Antony Blinken. Picture: REUTERS/HENRY ROMERO
Antony Blinken. Picture: REUTERS/HENRY ROMERO

Wilmington  — US president-elect Joe Biden on Monday named the key members of his foreign policy team, tapping trusted aide Antony Blinken to head the state department and take the lead in rebuilding Washington's relationships in Europe and the rest of the world.

Biden, who has vowed to undo many of Republican President Donald Trump's policies, also named Jake Sullivan as his next national security adviser and Linda Thomas-Greenfield as US ambassador to the UN — both with high level government experience.

Thomas-Greenfield held a senior diplomatic post under President Barack Obama while Sullivan was a deputy assistant to Obama and senior policy adviser to 2016 Democratic presidential candidate Hillary Clinton's campaign.

Biden is assembling an administration and preparing to be sworn in on Jan. 20 to lead a country facing its greatest public health crisis in living memory, even as Trump refuses to concede and is blocking the government from providing the support normally given a president-elect.

Biden chose lawyer Alejandro Mayorkas to head the department of homeland security, entrusting the Cuban immigrant to help reverse Trump's hard-line immigration policies.

If confirmed by the US Senate, Mayorkas would become the first foreign-born leader of the sprawling department that was created in the aftermath of the September 11 2001, attacks on the US. Mayorkas served as its deputy secretary in the Obama administration.

And in another sign that his administration will take the problem of climate change seriously, Biden announced that John Kerry, a former US senator and the 2004 Democratic presidential nominee, would become his special envoy for the climate.

While Blinken is not a household name for the secretary of state job, he has held important foreign policy positions in the past two Democratic administrations, including a spell as a deputy secretary of state under Obama.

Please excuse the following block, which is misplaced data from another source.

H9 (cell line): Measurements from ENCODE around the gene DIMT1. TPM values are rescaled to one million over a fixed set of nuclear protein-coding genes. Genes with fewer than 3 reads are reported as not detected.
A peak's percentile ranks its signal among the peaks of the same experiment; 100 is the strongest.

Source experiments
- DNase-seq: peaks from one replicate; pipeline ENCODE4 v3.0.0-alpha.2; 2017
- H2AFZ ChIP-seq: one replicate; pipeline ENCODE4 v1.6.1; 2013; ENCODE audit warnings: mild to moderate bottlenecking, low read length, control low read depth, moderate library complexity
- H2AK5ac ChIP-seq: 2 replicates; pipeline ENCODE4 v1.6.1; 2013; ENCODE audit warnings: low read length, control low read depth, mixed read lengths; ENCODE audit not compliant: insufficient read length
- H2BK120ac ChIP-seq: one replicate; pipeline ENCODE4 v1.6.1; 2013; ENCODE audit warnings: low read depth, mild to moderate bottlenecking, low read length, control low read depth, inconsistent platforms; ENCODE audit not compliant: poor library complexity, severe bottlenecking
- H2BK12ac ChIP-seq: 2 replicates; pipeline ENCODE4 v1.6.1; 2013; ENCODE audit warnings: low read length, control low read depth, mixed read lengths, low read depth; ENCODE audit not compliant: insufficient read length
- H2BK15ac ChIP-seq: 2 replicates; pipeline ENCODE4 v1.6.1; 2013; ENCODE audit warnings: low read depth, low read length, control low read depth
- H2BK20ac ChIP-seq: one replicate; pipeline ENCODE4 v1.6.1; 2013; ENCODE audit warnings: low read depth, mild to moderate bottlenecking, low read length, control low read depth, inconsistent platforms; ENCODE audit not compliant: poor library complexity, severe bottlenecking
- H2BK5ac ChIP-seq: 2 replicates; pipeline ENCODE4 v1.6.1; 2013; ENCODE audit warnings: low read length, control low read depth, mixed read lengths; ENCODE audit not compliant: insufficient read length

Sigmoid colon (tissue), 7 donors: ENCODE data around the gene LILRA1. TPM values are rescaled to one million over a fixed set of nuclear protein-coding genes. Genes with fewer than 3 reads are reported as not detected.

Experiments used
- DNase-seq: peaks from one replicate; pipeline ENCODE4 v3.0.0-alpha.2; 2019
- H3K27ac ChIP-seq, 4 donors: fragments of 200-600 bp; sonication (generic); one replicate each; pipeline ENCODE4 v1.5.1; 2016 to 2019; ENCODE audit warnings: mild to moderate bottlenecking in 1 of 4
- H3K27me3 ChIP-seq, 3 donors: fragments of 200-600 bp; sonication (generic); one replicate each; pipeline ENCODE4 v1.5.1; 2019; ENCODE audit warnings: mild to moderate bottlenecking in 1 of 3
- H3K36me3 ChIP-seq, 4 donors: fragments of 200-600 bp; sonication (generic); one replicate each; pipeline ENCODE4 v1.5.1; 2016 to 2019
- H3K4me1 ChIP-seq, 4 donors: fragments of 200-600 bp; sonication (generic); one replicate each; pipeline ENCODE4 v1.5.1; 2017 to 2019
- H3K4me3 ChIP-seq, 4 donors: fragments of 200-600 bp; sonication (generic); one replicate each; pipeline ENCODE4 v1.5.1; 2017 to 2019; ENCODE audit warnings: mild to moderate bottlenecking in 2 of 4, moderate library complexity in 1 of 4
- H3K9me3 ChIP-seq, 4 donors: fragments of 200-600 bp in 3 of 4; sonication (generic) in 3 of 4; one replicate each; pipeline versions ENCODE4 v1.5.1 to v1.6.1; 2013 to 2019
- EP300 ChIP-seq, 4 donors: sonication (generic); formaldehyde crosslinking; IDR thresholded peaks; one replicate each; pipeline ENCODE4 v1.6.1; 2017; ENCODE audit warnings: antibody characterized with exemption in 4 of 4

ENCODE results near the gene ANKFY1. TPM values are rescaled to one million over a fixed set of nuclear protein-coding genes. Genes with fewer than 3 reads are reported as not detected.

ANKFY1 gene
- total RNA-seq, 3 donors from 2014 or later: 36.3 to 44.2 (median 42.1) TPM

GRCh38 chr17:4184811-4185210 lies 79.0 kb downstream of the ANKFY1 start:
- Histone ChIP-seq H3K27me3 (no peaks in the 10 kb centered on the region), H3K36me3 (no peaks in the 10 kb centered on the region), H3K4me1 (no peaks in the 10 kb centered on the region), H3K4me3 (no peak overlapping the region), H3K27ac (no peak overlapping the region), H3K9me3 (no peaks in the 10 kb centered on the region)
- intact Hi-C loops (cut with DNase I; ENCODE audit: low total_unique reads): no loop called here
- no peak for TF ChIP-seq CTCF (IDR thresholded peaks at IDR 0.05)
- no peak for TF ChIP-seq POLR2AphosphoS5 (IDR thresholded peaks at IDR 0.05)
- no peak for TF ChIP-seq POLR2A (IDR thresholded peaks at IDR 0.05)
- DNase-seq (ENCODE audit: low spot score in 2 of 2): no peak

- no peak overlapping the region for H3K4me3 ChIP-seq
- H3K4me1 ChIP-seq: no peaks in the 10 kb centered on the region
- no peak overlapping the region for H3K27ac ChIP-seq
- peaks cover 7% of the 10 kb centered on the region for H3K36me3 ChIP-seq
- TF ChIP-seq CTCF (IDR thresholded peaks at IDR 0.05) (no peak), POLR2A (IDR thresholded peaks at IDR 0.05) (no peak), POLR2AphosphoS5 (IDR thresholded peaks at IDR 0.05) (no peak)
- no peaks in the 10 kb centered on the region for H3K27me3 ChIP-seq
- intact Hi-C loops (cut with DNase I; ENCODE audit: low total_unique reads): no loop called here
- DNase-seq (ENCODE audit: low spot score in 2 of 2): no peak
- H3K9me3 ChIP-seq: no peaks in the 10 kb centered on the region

Along with Sullivan, he has helped Biden formulate a strategy that will include quick outreach to allies who have often been antagonised by Trump, and to demonstrate a willingness to work together on big global problems such as the coronavirus pandemic and its economic fallout.

Biden has vowed to rejoin a nuclear deal with Iran if Tehran restores its compliance, return to the Paris climate accord, abandon plans to leave the World Health Organisation and end a US rule that bans funding of aid groups that discuss abortion. Each move would reverse Trump's policies and some could take place quickly after Biden takes office.

Working in his home state of Delaware, Biden is expected to name more cabinet members later this week.

Biden said last week he had chosen a Treasury secretary, and would announce the person near the November 26 Thanksgiving holiday. Former Federal Reserve chief Janet Yellen is said to be the top candidate.

Cracks in support

Trump, meanwhile, has faced repeated defeats in his persistent legal battle to overturn the results in a string of election battleground states and prevent Biden from being sworn in.

Trump's hopes hung by a thread on Monday as Michigan and Pennsylvania looked to push ahead with certifying that Biden was the winner of both states.

The 78-year-old former vice-president beat Trump in Michigan by more than 150,000 votes, or almost 3 percentage points, and the election canvassing board is required to validate the count.

A Republican on the board, which is evenly split between the parties, has suggested he favours delaying certification because of technical irregularities that may have affected a few hundred votes in one county. The Trump campaign has suggested without evidence the irregularities point to widespread fraud.

A deadlock would likely force the matter into state appeals courts, where an order would be sought to compel the board to perform its duty. If the members refused, Governor Gretchen Whitmer, a Democrat, has the authority to replace them.

Monday is also the deadline in Pennsylvania for counties to report their certified tallies to secretary of state Kathy Boockvar, a Democrat. Boockvar will probably certify the results on behalf of the state in a matter of days. Biden won Pennsylvania by more than 80,000 votes.

Electors in each state will convene as the Electoral College on December 14 to formally select the next president. Biden won 306 electoral votes, 36 over the 270 threshold needed to win.

While most Republicans are either publicly backing Trump's efforts or remaining silent, a growing number are imploring him to concede and assist with the transition to Biden's administration.

Republican senator Pat Toomey of Pennsylvania told CNBC that the idea of a sitting president putting pressure on legislators to disregard the will of voters by selecting their own group of electors was completely inconsistent with a democratic society.

“I can assure you that I’m not alone in this view among Republican senators,” Toomey said.



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